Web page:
Homi Jehangir Bhabha

Dr Homi Jehangir Bhabha was an Indian nuclear physicist, founding director, and professor of physics at the Tata Institute of Fundamental Research (TIFR).

Updated: July 17, 2020

Dr Homi Jehangir Bhabha was an Indian nuclear physicist, founding director, and professor of physics at the Tata Institute of Fundamental Research (TIFR). Also known as "father of the Indian nuclear programme", Bhabha was the founding director of the Atomic Energy Establishment, Trombay (AEET) which is now named the Bhabha Atomic Research Centre in his honour. TIFR and AEET were the cornerstone of Indian development of nuclear weapons which Bhabha also supervised as director. He was born on 30th October 1909 and died on 24th January 1966.


Childhood of Homi J. Bhabha:

Dr Homi Jehangir Bhabha was born into a wealthy and prominent industrial family. He was born on 30th October 1909. His father was Jehangir Hormusji Bhabha, a well known Parsi lawyer and his mother was Meheren.


Education of Homi J. Bhabha:

Dr Homi Jehangir Bhabha received his early studies at Bombay's Cathedral and John Connon School and entered Elphinstone College at age 15 after passing his Senior Cambridge Examination with Honours. He then attended the Royal Institute of Science in 1927 before joining Caius College of Cambridge University. During the 1931-1932 academic year, Bhabha was awarded the Salomons Studentship in Engineering. In 1932, he obtained first class on his Mathematical Tripos and was awarded the Rouse Ball travelling studentship in mathematics.


Some facts about Homi J. Bhabha:

  • In January 1933, Dr Homi Jehangir Bhabha received his doctorate in nuclear physics after publishing his first scientific paper, "The Absorption of Cosmic radiation". The paper helped him win the Isaac Newton Studentship in 1934, which he held for the next three years.
  • In 1935, Dr Homi Jehangir Bhabha published a paper in the Proceedings of the Royal Society, Series A, in which he performed the first calculation to determine the cross section of electron-positron scattering, which was later named Bhabha scattering, in honour of his contributions in the field.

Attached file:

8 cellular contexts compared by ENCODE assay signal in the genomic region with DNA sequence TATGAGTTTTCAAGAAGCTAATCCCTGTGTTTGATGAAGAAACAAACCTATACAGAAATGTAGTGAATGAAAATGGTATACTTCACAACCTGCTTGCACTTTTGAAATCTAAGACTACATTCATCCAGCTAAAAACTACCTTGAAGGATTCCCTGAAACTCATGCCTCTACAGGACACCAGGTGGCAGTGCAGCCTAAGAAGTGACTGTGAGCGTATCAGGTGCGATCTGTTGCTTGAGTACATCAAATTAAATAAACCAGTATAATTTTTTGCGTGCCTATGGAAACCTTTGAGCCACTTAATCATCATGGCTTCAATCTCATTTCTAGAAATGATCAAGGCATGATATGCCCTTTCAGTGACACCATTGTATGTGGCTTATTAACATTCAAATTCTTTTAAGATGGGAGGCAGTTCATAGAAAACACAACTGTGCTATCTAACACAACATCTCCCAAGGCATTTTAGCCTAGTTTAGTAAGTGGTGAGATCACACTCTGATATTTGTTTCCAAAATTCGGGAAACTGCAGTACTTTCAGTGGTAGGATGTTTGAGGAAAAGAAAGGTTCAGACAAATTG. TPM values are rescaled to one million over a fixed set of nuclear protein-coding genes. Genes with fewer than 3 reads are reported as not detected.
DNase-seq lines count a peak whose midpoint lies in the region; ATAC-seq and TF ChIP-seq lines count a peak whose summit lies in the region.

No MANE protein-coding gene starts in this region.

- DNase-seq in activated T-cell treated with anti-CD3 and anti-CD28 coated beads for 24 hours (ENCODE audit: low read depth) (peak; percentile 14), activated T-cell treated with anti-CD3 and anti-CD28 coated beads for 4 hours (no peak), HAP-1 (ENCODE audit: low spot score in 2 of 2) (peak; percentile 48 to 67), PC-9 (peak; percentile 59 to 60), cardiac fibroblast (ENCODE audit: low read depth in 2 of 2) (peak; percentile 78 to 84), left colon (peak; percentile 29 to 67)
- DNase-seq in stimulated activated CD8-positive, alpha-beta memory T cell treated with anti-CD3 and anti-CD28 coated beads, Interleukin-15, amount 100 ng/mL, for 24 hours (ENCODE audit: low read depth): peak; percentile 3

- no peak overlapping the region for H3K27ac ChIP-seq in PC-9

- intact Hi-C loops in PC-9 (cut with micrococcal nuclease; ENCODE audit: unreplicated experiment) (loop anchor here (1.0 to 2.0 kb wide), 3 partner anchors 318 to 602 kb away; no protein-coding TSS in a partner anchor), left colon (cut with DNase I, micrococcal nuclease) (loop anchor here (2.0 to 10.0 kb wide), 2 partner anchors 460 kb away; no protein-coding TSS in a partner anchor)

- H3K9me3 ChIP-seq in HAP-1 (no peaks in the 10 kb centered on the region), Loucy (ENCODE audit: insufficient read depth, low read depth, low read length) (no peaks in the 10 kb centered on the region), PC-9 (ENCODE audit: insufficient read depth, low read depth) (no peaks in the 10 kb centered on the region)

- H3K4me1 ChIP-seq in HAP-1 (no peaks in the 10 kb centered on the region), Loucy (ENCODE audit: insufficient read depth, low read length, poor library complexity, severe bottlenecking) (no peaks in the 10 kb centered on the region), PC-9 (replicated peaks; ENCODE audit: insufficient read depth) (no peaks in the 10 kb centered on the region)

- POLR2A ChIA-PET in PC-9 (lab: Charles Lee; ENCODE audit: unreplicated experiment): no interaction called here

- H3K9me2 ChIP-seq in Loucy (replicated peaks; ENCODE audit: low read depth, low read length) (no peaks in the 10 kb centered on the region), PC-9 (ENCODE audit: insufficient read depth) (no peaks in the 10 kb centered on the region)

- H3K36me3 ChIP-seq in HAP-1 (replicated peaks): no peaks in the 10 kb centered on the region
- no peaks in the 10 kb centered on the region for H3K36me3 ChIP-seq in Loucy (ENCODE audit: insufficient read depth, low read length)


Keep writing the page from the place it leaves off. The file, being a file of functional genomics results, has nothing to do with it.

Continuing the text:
• In 1936, with Walter Heitler, he co-authored a paper, "The Passage of Fast Electrons and the Theory of Cosmic Showers" in the Proceedings of the Royal Society, Series A.
  • His major contribution included his work on Compton scattering, R-process, and furthermore the advancement of nuclear physics.
  • In 1937, Dr Homi Jehangir Bhabha was awarded the Senior Studentship of the 1851 exhibition, which helped him continue his work at Cambridge until the outbreak of World War II in 1939.
  • In 1945, he established the Tata Institute of Fundamental Research in Bombay, and the Atomic Energy Commission in 1948, serving as its first chairman.
  • In 1948, Nehru led the appointment of Bhabha as the director of the nuclear program and tasked Bhabha to develop the nuclear weapons soon after.
  • In the 1950s, Bhabha represented India in IAEA conferences, and served as President of the United Nations Conference on the Peaceful Uses of Atomic Energy in Geneva, Switzerland in 1955.
  • Dr Homi Jehangir Bhabha was awarded the Adams Prize in 1942 and Padma Bhushan in 1954.
  • In January 1966, Bhabha died in a plane crash near Mont Blanc, while heading to Vienna, Austria to attend a meeting of the International Atomic Energy Agency's Scientific Advisory Committee.
  • The Homi Bhabha Fellowship Council has been giving Homi Bhabha Fellowships since 1967. Other noted institutions in his name are the Homi Bhabha National Institute, an Indian deemed university and the Homi Bhabha Centre for Science Education, Mumbai, India.


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